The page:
I was my own fit model, so I tried on the samples and made sure I liked how they fit on my body. I made minor adjustments to each piece so that they were perfect for production. 

Once the samples are approved, they are graded from the sample size (XS) to all of the other sizes. A production marker is created, which is basically a template for cutting the fabric during production.

Our production was approved and about to begin right before COVID… literally on March 13. Obviously, there has been huge shutdowns and delays in every industry, and the cut and sew and the manufacturers in LA were closed for a few months. They just reopened a few weeks ago, so I’m super excited to finally begin.

Maddie Orlando Favorite Style

Through starting your career, have you learned anything particularly helpful or advantageous?

I’ve learned that you really have to fake it til you make it in the beginning. Even if the entire process isn’t clear to you, you’ll figure so much out just by going through the motions.

I also learned a lot in University and it was a really great period of time for me to mature and figure out what I wanted to do with my life, but I don’t think it’s always necessary. I’ve learned much more about what I’m doing now by actually doing it.

How do you find the courage to take on projects you know nothing about?

I’m so lucky to have support from my parents. As my partner in Artless, my dad provides me with business advice and guidance and has passed on lessons that he’s learned from running his own business.

I also think that when we created the company, I was in the right frame of mind to feel confident about it because I didn’t really have anything to lose. I thought to myself, let’s try this out and see how it goes… worst case scenario I can go to law school as I had originally planned, or get a traditional job.  

I’ve also found confidence by learning from successful people. I think the Internet, podcasts and social media are great because they allow you to gain insight from people who are not necessarily in your immediate circle.

Hearing someone else’s perspective can really help shift your mindset, especially if you’re doing something a little out of the ordinary. I like listening to the stories of successful entrepreneurs and business owners because it shows you that it’s possible for you to achieve that type of success as well. This can help to eliminate self-doubt.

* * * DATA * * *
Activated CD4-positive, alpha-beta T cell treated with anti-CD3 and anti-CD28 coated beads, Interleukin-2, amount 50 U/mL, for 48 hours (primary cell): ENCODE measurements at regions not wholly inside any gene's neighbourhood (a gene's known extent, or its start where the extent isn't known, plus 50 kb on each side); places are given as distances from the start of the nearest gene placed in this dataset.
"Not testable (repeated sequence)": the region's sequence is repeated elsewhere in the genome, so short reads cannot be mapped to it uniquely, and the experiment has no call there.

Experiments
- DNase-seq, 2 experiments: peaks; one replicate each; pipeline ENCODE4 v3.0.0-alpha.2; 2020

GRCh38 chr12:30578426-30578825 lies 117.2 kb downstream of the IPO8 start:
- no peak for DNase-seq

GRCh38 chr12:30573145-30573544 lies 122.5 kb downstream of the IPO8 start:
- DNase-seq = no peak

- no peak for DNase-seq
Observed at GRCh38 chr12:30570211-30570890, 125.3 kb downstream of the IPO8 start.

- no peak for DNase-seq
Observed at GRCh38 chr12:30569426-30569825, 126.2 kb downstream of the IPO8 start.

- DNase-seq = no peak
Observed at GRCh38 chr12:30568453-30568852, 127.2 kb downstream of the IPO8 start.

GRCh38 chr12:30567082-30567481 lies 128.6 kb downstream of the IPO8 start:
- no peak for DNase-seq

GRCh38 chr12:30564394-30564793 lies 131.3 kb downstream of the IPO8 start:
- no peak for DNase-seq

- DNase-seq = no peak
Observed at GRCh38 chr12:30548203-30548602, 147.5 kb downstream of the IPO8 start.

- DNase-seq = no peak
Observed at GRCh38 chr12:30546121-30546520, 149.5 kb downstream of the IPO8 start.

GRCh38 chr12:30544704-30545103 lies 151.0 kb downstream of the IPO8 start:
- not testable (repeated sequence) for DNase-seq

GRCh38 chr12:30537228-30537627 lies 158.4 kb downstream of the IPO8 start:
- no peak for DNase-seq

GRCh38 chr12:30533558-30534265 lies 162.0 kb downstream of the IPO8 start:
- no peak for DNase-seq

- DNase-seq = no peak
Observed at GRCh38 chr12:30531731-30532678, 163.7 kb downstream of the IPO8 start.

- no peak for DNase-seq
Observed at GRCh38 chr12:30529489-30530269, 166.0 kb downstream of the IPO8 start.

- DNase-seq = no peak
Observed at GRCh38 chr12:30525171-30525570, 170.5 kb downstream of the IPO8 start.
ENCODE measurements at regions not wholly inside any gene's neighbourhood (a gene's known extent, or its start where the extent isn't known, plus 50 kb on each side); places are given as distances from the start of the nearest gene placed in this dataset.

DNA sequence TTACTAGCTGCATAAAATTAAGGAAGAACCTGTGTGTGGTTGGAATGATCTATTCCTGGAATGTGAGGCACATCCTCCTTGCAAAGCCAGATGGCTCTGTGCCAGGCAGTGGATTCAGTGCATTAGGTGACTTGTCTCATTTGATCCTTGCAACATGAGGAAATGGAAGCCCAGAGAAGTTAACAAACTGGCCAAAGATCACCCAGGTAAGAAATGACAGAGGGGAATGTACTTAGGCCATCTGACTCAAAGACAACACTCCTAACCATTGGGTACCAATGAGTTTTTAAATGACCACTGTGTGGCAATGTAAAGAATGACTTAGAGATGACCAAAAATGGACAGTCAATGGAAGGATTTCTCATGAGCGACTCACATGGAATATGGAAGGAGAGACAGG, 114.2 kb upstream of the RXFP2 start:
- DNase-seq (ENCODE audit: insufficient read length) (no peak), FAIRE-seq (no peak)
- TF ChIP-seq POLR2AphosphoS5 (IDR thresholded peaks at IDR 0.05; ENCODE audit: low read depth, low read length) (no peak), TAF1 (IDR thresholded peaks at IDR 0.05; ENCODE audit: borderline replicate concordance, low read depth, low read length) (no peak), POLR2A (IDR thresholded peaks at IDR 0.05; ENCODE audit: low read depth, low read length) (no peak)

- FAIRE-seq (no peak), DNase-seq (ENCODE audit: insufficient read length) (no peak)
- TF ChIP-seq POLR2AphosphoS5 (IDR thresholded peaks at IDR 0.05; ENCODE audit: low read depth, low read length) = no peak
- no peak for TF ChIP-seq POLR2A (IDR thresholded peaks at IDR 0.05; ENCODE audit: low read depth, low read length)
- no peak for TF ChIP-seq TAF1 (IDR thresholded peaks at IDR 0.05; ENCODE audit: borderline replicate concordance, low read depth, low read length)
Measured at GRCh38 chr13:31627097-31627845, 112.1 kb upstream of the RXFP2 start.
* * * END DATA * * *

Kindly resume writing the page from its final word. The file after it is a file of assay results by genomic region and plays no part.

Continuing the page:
I think it was harder to take risks when I was in school because of what was considered ‘normal’ by the people around me. I cared about the opinions of others and constantly looked around to see what everyone else was doing. It definitely took me getting out of that place, both physically and mentally, to change that.

Since then, I’ve tried not to let the fear of failing hold me back, but obviously sometimes I’m still like, “What am I doing?”.

Where did your podcast come from? What do you want to accomplish with it?

I started a podcast called The Sister Diary with my sister, Lauren, last summer. At the time, I was only really using Instagram, which is a very surface level platform. I felt like the people who followed me didn’t really know anything about me.

I wanted to find an outlet where I could be vulnerable and share more of myself. I tried YouTube, but talking to a camera and filming every moment of my day didn’t really feel natural to me.

I love listening to other people’s podcasts and I much prefer talking in a mic than filming myself talking to a camera. I knew that podcasting would be the perfect platform.

When we launched, Lauren was only 14. I saw an opportunity for us to reach a demographic of young people who didn’t really have much audio content that was targeted towards them.

Lauren and I also have an eight year age gap, which is a unique element of our show. We talk about a range of lifestyle topics that pertain to teenagers and young adults. Our tagline is, “we discuss anything that you’d share with your own sister.” We honestly want to make our listeners feel like they are part of our family. 

I had to convince Lauren to actually get in the studio and record the first episode. We were in LA at the time, and I found a studio on Google and decided to just book it. Lauren’s the type of person who wants to plan everything, to be super prepared and for it to be as perfect as possible.

I’m definitely more impulsive. When I have an idea or want to do something, I just jump into it right away. I told her that if we didn’t like the episode, we wouldn’t post it. That first day, we ended up recording two or three full podcast episodes.

They weren’t even that bad, and we posted them all. We have definitely adjusted and improved since then, but I’m so happy we launched when we did.